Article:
Birth control pills could use 92% fewer hormones

  • 2 Min To Read
  • a year ago

A new study published in PLOS Computational Biology has found that hormonal dosages in contraceptives can be reduced by up to 92% while still effectively suppressing ovulation. The study analyzed hormone levels in 23 women with normal menstrual cycles and constructed a model that showed the interactions between numerous hormone levels and the effect of exogenous hormones. The findings suggest that lowering the hormonal dosage to the lowest effective dose reduces potential risks of complications and side effects, such as blood clots, nausea, breast tenderness, bloating, and irritability.

The study also found that timing the hormones during the menstrual cycle is crucial for controlling bleeding and increasing the efficacy of the medication. The model showed that as low as 10% of the total exogenous estrogen dose in constant administration could achieve contraception as long as this dosage is perfectly timed. The researchers hope that their findings will aid clinicians in identifying the most favorable dose and treatment schedule for contraception to achieve the most effective and efficient drug use.

However, it is important to note that the results of the study are not directly translatable to actual patients, and choosing a contraceptive can be complex, incorporating the patient’s medical history, goals, age, etc. It is best to discuss the options on an individual basis with a patient’s provider. In addition, some women prefer regular cycles while others may prefer less frequent and lighter bleeding that is less predictable. Some methods may require regular intervention, such as taking a daily pill, while others, such as the IUD, require an office procedure for insertion but are effective for an extended period of time.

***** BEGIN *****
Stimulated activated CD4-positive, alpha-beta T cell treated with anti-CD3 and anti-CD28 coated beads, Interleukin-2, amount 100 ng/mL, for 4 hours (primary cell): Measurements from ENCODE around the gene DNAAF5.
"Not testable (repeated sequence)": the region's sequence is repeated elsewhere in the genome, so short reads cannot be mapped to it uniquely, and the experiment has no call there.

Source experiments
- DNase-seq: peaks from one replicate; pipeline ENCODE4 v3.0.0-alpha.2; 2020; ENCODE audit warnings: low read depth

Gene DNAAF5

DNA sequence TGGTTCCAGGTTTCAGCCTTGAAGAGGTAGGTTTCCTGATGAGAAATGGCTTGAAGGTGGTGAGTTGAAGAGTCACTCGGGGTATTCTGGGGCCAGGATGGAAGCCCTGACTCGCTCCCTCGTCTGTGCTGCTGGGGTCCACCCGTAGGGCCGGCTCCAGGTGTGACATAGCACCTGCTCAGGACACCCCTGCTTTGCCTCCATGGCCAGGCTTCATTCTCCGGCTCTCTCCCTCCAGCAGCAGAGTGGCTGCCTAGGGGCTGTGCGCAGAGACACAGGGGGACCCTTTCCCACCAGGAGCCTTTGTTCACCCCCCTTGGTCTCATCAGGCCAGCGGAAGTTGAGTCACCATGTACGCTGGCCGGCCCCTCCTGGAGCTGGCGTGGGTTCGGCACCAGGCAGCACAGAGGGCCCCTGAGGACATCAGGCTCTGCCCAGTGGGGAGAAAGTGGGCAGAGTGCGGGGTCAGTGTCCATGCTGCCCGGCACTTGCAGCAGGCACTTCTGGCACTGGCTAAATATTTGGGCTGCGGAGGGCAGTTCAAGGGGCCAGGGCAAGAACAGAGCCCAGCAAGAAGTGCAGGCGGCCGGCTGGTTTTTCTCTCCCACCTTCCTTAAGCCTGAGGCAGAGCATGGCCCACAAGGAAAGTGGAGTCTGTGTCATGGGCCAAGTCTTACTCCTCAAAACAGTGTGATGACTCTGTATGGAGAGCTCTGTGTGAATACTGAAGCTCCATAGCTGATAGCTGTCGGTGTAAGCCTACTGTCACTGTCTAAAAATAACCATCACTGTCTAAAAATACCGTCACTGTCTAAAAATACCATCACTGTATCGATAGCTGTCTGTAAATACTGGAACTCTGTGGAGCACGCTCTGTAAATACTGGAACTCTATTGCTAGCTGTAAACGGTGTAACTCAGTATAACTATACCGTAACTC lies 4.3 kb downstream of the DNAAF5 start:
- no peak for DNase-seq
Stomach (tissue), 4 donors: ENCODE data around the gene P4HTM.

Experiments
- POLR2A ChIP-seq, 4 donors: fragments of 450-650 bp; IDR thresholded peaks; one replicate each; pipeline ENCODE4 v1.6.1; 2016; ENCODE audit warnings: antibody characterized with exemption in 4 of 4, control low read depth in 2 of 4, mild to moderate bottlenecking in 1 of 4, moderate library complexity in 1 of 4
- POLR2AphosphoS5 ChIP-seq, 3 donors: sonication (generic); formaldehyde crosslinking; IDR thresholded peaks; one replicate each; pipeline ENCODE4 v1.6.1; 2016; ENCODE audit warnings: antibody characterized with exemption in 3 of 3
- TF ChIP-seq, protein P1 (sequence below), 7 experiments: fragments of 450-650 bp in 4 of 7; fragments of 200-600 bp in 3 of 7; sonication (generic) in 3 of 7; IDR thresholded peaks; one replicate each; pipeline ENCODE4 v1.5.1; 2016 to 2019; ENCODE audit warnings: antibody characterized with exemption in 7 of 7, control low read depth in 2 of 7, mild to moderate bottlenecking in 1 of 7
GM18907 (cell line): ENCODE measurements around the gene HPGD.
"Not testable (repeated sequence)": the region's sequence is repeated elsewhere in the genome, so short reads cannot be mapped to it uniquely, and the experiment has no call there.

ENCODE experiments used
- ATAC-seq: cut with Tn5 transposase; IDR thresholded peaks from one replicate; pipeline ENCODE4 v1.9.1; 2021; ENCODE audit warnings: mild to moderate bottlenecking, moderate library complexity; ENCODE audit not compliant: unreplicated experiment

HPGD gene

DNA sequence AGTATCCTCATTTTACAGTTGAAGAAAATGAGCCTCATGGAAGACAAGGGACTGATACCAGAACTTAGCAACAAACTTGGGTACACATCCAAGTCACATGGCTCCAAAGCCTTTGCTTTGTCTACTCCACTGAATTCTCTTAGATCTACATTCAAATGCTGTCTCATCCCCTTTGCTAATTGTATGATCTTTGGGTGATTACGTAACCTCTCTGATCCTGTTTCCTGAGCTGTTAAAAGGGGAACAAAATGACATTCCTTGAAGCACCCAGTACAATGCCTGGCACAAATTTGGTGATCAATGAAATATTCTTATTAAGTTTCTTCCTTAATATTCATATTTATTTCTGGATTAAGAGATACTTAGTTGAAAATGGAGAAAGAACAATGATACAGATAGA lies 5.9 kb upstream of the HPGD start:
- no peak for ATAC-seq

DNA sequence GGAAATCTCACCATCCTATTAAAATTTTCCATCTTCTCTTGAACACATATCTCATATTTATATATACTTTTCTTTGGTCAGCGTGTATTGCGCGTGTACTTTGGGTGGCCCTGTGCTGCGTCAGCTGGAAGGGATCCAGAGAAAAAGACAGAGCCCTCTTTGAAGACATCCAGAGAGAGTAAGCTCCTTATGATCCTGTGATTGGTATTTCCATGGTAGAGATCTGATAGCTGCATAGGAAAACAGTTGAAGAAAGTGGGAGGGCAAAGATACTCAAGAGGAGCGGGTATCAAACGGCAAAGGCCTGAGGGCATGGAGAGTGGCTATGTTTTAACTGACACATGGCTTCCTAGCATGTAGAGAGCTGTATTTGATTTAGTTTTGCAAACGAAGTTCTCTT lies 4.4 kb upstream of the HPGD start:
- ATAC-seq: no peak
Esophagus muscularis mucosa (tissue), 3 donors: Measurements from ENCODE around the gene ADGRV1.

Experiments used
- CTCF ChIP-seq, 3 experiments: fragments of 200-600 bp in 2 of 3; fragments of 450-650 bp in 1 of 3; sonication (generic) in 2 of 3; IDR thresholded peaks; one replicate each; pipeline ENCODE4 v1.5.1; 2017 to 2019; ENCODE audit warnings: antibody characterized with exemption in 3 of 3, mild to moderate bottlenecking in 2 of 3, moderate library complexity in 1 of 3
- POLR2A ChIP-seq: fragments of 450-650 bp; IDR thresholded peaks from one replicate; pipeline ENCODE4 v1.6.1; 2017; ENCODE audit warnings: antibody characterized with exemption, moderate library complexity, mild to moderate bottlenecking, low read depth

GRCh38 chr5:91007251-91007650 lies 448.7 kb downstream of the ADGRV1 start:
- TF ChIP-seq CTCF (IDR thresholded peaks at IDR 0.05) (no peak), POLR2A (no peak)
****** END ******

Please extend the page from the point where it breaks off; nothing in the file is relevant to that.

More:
Ultimately, the study suggests that significantly reducing the dosage of hormonal contraceptives would alleviate side effects like thrombosis and myocardial infarction. The researchers hope that their mathematical model could be coupled with a pharmacokinetics model to obtain patient-specific dosing schemes, leading to safer and more efficient contraception.


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